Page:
1. Tell us something hardly anyone knows about you.
I once wanted to become Prime Minister. Or play cricket for Australia.
2. What is your nickname?
3. What is your greatest fear?
Driving along a cliff road.
4. Describe your writing style in 10 words.
My writing style adapts to the story I wish to tell.
5. Tell us five positive words that describe you as a writer.
Connection, change, warmth, community, imagination.
6. What book character would you be, and why?
I always wanted to be George from the Famous Five – she was so brave!
7. If you could time travel, what year would you go to and why?
I would have loved to visit Shakespeare’s times in Tudor England, perhaps around 1600. Also, Sydney in the year 1878, a year I spent researching about Cockatoo Island. Sydney was changing and developing as a colony at that time.
8. What would your 10-year-old self say to you now?
You may not be Prime Minister, but you can still change the world for the better through words and actions.
9. Who is your greatest influence?
I’m inspired by strong and powerful women like Greta Thunberg, Malala Yousafzai, Julia Gillard, Grace Tame and others through history such as Anne Frank.
10. What/who made you start writing?
I had so many stories I wanted to tell. I love to escape into other worlds, so hopefully I can create these for readers too!
11. What is your favourite word and why?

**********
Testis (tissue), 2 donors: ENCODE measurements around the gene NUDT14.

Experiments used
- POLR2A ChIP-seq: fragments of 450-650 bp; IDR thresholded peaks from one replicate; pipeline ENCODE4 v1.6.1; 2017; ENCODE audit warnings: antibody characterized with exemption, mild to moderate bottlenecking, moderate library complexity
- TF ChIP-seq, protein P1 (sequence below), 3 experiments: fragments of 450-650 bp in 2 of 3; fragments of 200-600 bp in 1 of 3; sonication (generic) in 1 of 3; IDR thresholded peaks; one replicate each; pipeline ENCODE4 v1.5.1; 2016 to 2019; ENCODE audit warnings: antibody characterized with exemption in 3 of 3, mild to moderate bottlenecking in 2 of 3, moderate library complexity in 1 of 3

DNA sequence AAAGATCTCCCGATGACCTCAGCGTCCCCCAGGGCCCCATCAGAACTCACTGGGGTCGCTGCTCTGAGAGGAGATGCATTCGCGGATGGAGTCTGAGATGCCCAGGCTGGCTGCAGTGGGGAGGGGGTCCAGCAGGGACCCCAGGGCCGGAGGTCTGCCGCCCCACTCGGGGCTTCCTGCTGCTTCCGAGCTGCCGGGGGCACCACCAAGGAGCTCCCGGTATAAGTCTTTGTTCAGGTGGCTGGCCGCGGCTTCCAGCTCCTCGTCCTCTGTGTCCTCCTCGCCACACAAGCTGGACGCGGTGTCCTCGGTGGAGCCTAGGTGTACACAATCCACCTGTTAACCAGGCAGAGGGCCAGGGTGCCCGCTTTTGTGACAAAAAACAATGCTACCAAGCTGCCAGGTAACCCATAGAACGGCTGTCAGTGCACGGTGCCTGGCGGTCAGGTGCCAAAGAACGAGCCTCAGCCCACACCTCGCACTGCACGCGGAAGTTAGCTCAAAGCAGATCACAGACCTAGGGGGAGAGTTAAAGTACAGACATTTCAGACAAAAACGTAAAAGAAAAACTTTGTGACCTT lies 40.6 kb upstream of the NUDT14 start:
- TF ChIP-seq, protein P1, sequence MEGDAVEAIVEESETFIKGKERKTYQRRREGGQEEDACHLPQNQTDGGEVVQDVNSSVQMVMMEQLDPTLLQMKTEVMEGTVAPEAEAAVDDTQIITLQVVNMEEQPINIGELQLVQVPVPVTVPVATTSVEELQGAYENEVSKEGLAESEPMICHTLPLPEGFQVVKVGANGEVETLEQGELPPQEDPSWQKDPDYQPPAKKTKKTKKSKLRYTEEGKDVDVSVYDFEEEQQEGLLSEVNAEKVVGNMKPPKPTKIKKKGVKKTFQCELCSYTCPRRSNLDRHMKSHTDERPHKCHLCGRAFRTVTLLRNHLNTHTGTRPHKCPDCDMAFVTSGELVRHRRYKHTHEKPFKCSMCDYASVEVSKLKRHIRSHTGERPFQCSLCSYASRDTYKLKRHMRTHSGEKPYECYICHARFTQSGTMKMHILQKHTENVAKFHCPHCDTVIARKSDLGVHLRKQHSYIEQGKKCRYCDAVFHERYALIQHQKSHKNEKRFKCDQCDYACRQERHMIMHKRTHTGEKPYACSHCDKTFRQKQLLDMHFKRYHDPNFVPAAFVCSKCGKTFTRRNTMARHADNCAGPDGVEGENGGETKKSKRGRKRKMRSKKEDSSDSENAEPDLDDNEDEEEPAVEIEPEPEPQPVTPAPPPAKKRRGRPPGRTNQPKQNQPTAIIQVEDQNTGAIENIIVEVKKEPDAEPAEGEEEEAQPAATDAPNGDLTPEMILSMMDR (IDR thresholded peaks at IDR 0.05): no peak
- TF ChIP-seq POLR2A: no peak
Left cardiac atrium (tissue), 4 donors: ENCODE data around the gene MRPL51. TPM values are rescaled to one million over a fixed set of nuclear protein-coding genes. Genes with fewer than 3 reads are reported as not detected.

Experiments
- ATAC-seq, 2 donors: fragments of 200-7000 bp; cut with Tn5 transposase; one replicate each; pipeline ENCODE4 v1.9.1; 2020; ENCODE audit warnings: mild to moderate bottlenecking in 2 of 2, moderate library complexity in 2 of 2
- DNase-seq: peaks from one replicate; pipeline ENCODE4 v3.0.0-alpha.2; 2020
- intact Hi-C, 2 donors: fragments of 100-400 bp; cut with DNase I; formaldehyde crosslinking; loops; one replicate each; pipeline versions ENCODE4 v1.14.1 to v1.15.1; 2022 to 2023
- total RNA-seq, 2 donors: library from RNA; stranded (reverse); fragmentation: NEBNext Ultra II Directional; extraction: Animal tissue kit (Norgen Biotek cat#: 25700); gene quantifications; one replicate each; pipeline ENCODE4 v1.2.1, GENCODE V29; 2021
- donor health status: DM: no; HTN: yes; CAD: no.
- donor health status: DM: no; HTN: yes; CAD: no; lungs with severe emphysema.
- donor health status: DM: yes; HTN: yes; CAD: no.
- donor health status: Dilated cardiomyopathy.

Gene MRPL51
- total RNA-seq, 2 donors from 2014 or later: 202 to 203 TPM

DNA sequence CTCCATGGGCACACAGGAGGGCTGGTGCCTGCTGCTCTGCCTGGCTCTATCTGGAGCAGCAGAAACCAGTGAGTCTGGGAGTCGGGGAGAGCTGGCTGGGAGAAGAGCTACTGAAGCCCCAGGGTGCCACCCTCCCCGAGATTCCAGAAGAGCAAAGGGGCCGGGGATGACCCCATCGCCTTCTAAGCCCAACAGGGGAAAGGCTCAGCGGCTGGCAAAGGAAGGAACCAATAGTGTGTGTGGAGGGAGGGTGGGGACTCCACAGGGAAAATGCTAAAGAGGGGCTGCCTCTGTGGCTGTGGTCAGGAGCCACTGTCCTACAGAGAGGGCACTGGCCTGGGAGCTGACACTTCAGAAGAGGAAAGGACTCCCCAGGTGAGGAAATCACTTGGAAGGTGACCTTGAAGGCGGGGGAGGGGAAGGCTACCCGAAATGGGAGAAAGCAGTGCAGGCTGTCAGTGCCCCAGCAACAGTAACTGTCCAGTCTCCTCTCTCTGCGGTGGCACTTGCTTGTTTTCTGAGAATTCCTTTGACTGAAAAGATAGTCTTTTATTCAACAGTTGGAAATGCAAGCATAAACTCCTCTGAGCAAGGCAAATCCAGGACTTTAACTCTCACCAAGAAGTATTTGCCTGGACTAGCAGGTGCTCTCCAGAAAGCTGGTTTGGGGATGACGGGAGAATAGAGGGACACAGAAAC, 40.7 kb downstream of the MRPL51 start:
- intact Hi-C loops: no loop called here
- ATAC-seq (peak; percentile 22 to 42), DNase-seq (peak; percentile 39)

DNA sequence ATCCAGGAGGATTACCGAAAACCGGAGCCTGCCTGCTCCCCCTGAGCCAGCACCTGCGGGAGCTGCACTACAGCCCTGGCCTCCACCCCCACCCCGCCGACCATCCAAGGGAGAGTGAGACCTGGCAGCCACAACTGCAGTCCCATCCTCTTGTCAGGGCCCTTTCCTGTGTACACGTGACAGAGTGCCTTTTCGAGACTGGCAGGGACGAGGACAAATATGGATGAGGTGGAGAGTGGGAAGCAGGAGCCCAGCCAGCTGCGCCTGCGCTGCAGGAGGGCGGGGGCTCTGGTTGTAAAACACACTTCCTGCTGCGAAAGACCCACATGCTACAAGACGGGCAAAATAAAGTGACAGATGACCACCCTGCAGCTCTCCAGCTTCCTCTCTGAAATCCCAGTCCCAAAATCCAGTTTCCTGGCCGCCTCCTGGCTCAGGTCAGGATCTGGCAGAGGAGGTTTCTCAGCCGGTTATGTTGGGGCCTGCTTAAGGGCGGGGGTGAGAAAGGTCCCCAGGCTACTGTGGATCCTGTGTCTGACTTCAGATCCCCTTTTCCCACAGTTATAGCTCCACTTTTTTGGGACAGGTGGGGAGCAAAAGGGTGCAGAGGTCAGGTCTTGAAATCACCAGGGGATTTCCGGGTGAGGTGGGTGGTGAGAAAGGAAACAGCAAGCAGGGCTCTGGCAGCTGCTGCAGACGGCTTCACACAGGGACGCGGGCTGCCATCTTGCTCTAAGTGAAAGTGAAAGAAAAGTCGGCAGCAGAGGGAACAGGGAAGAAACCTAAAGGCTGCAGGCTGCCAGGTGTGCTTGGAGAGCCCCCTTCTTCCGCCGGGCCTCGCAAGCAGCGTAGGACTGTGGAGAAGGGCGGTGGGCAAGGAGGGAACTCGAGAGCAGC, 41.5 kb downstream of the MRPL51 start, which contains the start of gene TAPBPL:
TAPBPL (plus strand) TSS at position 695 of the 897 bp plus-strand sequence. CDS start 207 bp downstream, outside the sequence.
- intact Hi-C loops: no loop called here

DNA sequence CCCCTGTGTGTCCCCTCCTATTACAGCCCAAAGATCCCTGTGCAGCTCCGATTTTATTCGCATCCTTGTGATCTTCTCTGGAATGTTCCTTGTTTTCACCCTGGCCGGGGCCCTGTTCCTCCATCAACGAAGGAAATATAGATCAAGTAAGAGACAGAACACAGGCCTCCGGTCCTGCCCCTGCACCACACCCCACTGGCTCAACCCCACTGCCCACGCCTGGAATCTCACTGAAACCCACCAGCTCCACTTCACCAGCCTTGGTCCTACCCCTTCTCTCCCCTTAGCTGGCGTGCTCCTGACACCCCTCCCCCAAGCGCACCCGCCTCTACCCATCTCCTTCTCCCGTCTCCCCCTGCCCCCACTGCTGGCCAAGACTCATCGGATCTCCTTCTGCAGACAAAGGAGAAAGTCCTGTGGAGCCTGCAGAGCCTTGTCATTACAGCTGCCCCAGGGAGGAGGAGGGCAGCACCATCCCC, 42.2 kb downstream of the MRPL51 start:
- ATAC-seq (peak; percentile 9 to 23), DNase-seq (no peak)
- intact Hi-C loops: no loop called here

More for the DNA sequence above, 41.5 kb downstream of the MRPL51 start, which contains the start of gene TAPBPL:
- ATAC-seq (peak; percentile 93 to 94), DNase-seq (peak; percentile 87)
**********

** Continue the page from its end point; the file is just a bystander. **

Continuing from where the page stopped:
It’s a secret word that my brother, sister and I invented as kids. We still use it and we’ll never tell you what it is or its meaning!
12. If you could only read one book for the rest of your life, what would it be?
My mum’s old recipe notebook with handwritten notes. It’s our connection to our past and contains wonderful stories as well as delicious recipes if you look hard enough.
Yvette Poshoglian is the author of over 40 books for children and
young people, including the bestselling Ella and Olivia series. Born and
raised in Sydney, Yvette taught secondary English in southwest Sydney
and now manages major education projects for the NSW Department of
Education. Currently, she works at the intersection of pedagogy,
technology and innovation with the Technology 4 Learning team at the NSW
Department of Education. Many of the STEM and technology developments
occurring in schools around NSW are captured in Dear Greta. Yvette has loads in common with her character Alice Boghosian, apart from Alice’s horrible nickname. For more information, see www.yvetteposh.com.